The Australian Open — tennis’ first major of the season — is underway in Melbourne. And with that, it’s very likely those out on the court are facing plenty of pressure.
Aside from the pressure these players put on themselves, there are plenty of outside forces getting after these players. There are the usual internet trolls that go after many high-profile figures. They’re accompanied by a hungry betting crowd that isn’t afraid to get abusive if a player loses. This was exposed in a recent CNN report.
For those who abuse these tennis players on the internet, age does not matter. 23-year-old American pro Nicole Gibbs says the online abuse started when she was 17 years old. It continued to get worse as she climbed the pro ranks:
When a straight-sets loss in the first round of the 2016 Moscow Open to the higher-ranked Russian Ekaterina Makarova in October led to a stream of hateful messages, the American posted a screen grab of it on her Twitter account.“Warning: not suitable for children. Or anyone, really. This stuff is seriously an epidemic…,” she wrote.One Twitter user, hiding behind the since suspended account of @T33MU92, wrote: “You are so f***ing bad. I hope you die slowly, but f***ing painfully.”@T33MU92, whose profile showed a picture of an unrecognizable male figure dressed in a black T-shirt emblazoned with a white upside-down cross photographed against the sun, went on to say: “You have deserved it! WHORE”
So far, it’s been a back-and-forth between the players and bookmakers.
Asked if bookmakers had to take any responsibility for this bullying and even death threats, William Hill said that was “akin to blaming high street chemists for doping players,” while Betway said that “unfortunately the nature of social media will often highlight a vocal minority that behave in an irresponsible way.”The Betway spokesman added: “We don’t see the correlation between bookmaker sponsorship and Internet bullying, which unfortunately exists in all walks of life.”“The irony is not lost on me,” said the 90th-ranked Gibbs, reflecting on the relationships between tennis organizations and bookmakers.“It’s unsettling to say the least. But what can you do? If those are the sponsors that pay big money, then I’d rather have a job than not.”Steve Healy, president of Tennis Australia, a non-profit organization that organizes the Australian Open, said he “understands” those feelings.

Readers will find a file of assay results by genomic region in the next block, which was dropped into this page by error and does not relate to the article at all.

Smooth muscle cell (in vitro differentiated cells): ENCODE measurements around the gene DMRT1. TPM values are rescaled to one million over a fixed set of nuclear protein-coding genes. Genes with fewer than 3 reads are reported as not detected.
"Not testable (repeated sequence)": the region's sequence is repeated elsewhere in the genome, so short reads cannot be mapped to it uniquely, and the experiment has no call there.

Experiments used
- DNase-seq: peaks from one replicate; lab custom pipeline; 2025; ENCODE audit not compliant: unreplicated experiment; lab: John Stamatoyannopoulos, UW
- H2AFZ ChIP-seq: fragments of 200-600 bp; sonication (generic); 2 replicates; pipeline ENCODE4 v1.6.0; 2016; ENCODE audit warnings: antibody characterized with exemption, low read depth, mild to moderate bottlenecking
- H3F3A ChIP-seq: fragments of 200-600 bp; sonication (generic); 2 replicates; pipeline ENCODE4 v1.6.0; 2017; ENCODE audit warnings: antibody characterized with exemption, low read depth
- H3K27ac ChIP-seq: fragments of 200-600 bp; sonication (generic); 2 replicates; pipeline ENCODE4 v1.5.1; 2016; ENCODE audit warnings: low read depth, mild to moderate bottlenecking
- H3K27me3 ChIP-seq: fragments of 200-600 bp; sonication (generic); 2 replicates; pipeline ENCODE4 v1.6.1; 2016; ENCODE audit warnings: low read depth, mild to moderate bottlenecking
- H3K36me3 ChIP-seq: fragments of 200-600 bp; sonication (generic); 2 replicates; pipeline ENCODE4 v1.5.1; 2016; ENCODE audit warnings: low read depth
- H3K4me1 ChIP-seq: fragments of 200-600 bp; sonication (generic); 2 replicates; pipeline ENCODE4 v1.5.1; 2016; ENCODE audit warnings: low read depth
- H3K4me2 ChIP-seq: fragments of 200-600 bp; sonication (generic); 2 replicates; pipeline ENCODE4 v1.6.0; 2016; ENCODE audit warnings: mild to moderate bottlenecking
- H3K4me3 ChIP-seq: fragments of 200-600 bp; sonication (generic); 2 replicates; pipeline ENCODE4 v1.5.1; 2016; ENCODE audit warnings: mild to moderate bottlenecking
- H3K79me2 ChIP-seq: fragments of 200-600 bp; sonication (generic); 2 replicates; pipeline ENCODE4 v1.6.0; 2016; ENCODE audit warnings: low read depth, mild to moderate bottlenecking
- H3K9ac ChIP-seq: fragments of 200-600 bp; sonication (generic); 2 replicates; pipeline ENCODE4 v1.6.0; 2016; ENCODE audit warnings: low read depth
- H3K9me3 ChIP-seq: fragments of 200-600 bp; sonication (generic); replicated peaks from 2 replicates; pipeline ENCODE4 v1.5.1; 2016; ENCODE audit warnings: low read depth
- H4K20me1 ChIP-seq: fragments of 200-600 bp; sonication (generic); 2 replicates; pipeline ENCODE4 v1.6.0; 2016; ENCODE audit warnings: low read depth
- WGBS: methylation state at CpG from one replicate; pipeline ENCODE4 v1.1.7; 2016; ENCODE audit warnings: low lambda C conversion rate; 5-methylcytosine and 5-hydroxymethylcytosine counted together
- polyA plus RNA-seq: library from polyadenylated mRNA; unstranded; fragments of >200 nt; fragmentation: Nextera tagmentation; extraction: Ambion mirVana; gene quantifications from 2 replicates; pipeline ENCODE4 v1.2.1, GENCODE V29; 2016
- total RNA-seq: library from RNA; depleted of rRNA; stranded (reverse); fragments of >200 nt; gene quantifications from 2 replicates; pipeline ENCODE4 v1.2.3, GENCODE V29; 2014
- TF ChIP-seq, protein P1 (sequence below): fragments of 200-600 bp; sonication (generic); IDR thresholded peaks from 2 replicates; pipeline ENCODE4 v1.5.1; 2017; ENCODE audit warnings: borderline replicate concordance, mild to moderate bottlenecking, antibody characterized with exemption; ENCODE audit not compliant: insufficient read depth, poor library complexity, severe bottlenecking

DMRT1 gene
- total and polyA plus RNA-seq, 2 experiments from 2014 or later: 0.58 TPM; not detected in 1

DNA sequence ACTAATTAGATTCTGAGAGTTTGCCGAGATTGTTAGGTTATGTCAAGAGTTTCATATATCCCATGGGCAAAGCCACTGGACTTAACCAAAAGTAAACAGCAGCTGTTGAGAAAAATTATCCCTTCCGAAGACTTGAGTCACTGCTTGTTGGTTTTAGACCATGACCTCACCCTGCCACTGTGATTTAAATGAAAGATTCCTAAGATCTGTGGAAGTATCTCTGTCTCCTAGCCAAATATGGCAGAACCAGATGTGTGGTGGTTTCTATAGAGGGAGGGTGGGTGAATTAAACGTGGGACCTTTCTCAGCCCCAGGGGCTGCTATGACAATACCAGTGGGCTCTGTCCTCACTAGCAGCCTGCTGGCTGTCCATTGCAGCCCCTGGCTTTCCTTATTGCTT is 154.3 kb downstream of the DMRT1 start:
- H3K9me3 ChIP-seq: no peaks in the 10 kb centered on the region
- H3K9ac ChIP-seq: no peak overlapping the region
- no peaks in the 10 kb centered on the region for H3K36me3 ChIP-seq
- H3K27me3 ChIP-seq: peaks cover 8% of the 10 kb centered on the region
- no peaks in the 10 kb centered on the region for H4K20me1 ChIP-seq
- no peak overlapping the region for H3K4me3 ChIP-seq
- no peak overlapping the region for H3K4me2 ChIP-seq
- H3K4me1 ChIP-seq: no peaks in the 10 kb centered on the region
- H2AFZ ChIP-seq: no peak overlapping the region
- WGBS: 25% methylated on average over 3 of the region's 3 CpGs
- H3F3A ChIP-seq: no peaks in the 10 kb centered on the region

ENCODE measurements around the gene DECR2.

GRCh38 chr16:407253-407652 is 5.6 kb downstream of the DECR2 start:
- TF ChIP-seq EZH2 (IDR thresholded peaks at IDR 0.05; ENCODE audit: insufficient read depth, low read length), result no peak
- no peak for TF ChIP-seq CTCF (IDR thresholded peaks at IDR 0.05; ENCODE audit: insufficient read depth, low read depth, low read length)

“I think it is horrendous what takes place on social media and the abuse of players,” he told CNN. “We are aware of that and appalled by it. But it is impossible to stop betting taking place. It will take place whatever.”